Instructors: Peter Baye, PhD Coastal Ecologist and Botanist and Donna Ball, MS Habitat Restoration Director, Save SF Bay

Peter Baye has investigated coastal wetlands, beaches, and dunes since 1975, and has worked on conservation of San Francisco Bay wetlands since 1991, after receiving his Ph.D. in Plant Sciences from the University of Western Ontario, Canada. He worked on regulatory wetland restoration projects at the U.S. Army Corps of Engineers, and endangered species planning and regulation at the U.S. Fish and Wildlife Service, from 1991 to 2002. He was an active participant in the San Francisco Bay Wetlands Ecosystem Goals Project, and prepared the administrative draft of the U.S. Fish and Wildlife Service’s tidal marsh recovery plan. He is currently an independent consulting plant ecologist, specializing in endangered species recovery, wetland restoration, invasive plant management, and native vegetation management.

Donna brings over 10 years experience as a salt marsh ecologist on the West Coast to Save The Bay, where she currently guides the Habitat Restoration Team in providing on-the-ground community-based habitat restoration programs utilizing over 5,000 volunteers annually. Previously, Donna worked at H. T. Harvey & Associates as a senior restoration ecologist working on a variety of large and small-scale tidal restoration projects throughout San Francisco Bay. She holds a M.S. in Environmental Science from Western Washington University, with a focus on Marine and Estuarine Ecosystems.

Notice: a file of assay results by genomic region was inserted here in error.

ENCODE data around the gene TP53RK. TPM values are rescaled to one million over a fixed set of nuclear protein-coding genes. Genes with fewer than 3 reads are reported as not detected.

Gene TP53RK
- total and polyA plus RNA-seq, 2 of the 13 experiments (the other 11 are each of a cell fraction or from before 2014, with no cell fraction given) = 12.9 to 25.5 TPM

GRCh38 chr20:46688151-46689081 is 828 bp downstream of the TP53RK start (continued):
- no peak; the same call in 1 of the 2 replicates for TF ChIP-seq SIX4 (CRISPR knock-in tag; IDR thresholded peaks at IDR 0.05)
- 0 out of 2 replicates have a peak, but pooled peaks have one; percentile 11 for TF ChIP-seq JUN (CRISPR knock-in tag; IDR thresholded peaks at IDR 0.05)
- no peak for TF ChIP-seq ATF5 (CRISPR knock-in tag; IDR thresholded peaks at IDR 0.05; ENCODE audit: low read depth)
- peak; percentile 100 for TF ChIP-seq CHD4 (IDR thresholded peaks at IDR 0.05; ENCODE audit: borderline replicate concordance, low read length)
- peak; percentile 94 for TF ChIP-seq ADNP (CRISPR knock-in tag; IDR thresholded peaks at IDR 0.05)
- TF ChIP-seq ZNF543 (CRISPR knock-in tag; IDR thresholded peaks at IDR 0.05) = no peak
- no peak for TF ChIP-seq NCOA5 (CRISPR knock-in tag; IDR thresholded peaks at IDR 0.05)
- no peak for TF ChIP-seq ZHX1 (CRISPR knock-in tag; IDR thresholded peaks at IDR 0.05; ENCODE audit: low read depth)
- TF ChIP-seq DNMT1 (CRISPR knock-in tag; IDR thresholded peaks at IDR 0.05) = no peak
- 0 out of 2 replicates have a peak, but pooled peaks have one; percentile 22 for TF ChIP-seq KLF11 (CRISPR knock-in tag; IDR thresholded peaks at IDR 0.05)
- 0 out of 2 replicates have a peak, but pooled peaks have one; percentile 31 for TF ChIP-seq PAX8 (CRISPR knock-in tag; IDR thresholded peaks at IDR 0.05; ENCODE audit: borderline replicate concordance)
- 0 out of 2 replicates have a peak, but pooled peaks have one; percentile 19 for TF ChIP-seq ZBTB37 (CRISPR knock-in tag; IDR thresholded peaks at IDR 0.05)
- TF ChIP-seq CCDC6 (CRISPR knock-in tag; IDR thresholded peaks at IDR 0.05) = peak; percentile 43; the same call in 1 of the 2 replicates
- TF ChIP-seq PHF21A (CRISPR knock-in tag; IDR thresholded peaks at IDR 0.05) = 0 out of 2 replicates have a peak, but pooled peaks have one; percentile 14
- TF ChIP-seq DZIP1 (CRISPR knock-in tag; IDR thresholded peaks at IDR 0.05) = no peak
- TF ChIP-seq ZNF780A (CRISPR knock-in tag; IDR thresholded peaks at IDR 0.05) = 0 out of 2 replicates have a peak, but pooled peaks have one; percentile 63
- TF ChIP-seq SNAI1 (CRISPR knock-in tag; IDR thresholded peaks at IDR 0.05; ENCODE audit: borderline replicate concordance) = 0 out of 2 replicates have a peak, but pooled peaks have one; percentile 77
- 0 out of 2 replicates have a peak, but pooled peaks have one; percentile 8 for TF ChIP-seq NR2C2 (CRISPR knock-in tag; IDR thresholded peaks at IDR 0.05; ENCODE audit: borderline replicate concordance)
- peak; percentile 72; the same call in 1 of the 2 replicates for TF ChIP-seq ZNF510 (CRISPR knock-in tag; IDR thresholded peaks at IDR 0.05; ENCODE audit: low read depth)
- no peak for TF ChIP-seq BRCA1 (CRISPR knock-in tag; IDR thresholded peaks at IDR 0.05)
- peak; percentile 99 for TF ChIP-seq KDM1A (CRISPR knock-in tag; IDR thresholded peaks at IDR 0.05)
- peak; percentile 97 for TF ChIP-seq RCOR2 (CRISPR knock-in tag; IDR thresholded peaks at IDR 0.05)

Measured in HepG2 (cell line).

Classroom as well as field site visits

 

Nov
7
Tue
Environmental Negotiation Training @ Bay Conference Center, Romberg Tiburon Center
Nov 7 @ 8:30 am – Nov 9 @ 5:00 pm

The Elkhorn Slough NERR Coastal Training Program and the SF Bay Wetland Science and Coastal Training Program are excited to announce the joint offering of this popular training.

Workshop Objectives

This workshop applies principled negotiation concepts (e.g., Fisher and Ury’s “Getting to Yes” series) to specific environmental issue applications. Negotiation simulations, role-playing, and experiential exercises are used to provide a fun and safe way to reinforce negotiation principles. Effective negotiation requires effective communication and trust building. This course emphasizes using interest-based negotiation approaches to build trust, persuade, and create lasting solutions. The skills taught in this class help many reduce anxiety about negotiations while helping to achieve successful outcomes.

Intended Audience
This workshop will provide useful tools to the following groups:

  • Planners
  • Agency representatives
  • Scientists
  • Land managers
  • Supervisors and program managers
  • Environmental Groups
  • Citizen participants in public processes

Space is limited for this popular workshop!

Registration deadline is 10/17 to meet enrollment requirement.

Training leader: Jim Nelson

Jim Nelson currently is the owner of Nelson Facilitation LLC and an expert in facilitation and negotiation. He held several responsible positions with the California Department of Fish and Game (DFG) until he retired at the end of 2006. While with DFG he represented the state on numerous complex private and public projects. Jim successfully negotiated environmental benefits on behalf of the people of California. He worked on the review of projects under the California Environmental Quality Act (CEQA). He is an expert on biological impact assessment, mitigation design and implementation, and monitoring in a CEQA context. He has authored technical articles on conducting biological studies and has written protocols that have been used by many state and federal agencies.